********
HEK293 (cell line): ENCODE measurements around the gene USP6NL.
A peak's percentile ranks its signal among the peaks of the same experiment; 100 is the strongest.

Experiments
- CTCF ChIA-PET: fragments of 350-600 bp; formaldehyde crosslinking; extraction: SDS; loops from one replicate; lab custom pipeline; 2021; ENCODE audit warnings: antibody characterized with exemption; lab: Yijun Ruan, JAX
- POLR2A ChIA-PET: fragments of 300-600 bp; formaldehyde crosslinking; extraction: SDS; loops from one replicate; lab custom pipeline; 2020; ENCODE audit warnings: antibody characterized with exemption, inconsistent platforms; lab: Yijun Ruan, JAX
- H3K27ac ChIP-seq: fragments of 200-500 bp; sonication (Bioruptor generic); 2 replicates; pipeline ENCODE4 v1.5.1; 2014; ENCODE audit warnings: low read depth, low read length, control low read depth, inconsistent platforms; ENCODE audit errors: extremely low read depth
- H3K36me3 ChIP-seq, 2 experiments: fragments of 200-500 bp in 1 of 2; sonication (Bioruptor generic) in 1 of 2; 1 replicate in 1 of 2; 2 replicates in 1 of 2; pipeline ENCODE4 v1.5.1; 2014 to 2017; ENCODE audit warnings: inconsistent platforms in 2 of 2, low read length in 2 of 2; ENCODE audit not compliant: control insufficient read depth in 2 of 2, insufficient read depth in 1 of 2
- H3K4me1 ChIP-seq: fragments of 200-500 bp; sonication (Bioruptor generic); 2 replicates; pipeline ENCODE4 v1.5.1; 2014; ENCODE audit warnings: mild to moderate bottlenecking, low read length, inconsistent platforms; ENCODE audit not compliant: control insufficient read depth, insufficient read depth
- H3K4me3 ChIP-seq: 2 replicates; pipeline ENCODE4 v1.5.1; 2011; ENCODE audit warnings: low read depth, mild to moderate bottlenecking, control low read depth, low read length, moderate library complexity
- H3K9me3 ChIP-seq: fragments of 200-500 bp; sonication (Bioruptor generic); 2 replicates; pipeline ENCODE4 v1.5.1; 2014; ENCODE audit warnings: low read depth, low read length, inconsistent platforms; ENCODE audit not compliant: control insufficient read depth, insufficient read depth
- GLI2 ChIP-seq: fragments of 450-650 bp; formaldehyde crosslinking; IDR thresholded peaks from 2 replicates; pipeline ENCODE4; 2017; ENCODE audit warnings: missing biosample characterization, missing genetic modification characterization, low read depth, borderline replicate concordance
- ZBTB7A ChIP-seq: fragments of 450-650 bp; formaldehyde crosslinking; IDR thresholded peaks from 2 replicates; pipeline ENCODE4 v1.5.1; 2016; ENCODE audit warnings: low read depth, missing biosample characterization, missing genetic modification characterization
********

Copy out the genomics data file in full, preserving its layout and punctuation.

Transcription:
HEK293 (cell line): ENCODE measurements around the gene USP6NL.
A peak's percentile ranks its signal among the peaks of the same experiment; 100 is the strongest.

Experiments
- CTCF ChIA-PET: fragments of 350-600 bp; formaldehyde crosslinking; extraction: SDS; loops from one replicate; lab custom pipeline; 2021; ENCODE audit warnings: antibody characterized with exemption; lab: Yijun Ruan, JAX
- POLR2A ChIA-PET: fragments of 300-600 bp; formaldehyde crosslinking; extraction: SDS; loops from one replicate; lab custom pipeline; 2020; ENCODE audit warnings: antibody characterized with exemption, inconsistent platforms; lab: Yijun Ruan, JAX
- H3K27ac ChIP-seq: fragments of 200-500 bp; sonication (Bioruptor generic); 2 replicates; pipeline ENCODE4 v1.5.1; 2014; ENCODE audit warnings: low read depth, low read length, control low read depth, inconsistent platforms; ENCODE audit errors: extremely low read depth
- H3K36me3 ChIP-seq, 2 experiments: fragments of 200-500 bp in 1 of 2; sonication (Bioruptor generic) in 1 of 2; 1 replicate in 1 of 2; 2 replicates in 1 of 2; pipeline ENCODE4 v1.5.1; 2014 to 2017; ENCODE audit warnings: inconsistent platforms in 2 of 2, low read length in 2 of 2; ENCODE audit not compliant: control insufficient read depth in 2 of 2, insufficient read depth in 1 of 2
- H3K4me1 ChIP-seq: fragments of 200-500 bp; sonication (Bioruptor generic); 2 replicates; pipeline ENCODE4 v1.5.1; 2014; ENCODE audit warnings: mild to moderate bottlenecking, low read length, inconsistent platforms; ENCODE audit not compliant: control insufficient read depth, insufficient read depth
- H3K4me3 ChIP-seq: 2 replicates; pipeline ENCODE4 v1.5.1; 2011; ENCODE audit warnings: low read depth, mild to moderate bottlenecking, control low read depth, low read length, moderate library complexity
- H3K9me3 ChIP-seq: fragments of 200-500 bp; sonication (Bioruptor generic); 2 replicates; pipeline ENCODE4 v1.5.1; 2014; ENCODE audit warnings: low read depth, low read length, inconsistent platforms; ENCODE audit not compliant: control insufficient read depth, insufficient read depth
- GLI2 ChIP-seq: fragments of 450-650 bp; formaldehyde crosslinking; IDR thresholded peaks from 2 replicates; pipeline ENCODE4; 2017; ENCODE audit warnings: missing biosample characterization, missing genetic modification characterization, low read depth, borderline replicate concordance
- ZBTB7A ChIP-seq: fragments of 450-650 bp; formaldehyde crosslinking; IDR thresholded peaks from 2 replicates; pipeline ENCODE4 v1.5.1; 2016; ENCODE audit warnings: low read depth, missing biosample characterization, missing genetic modification characterization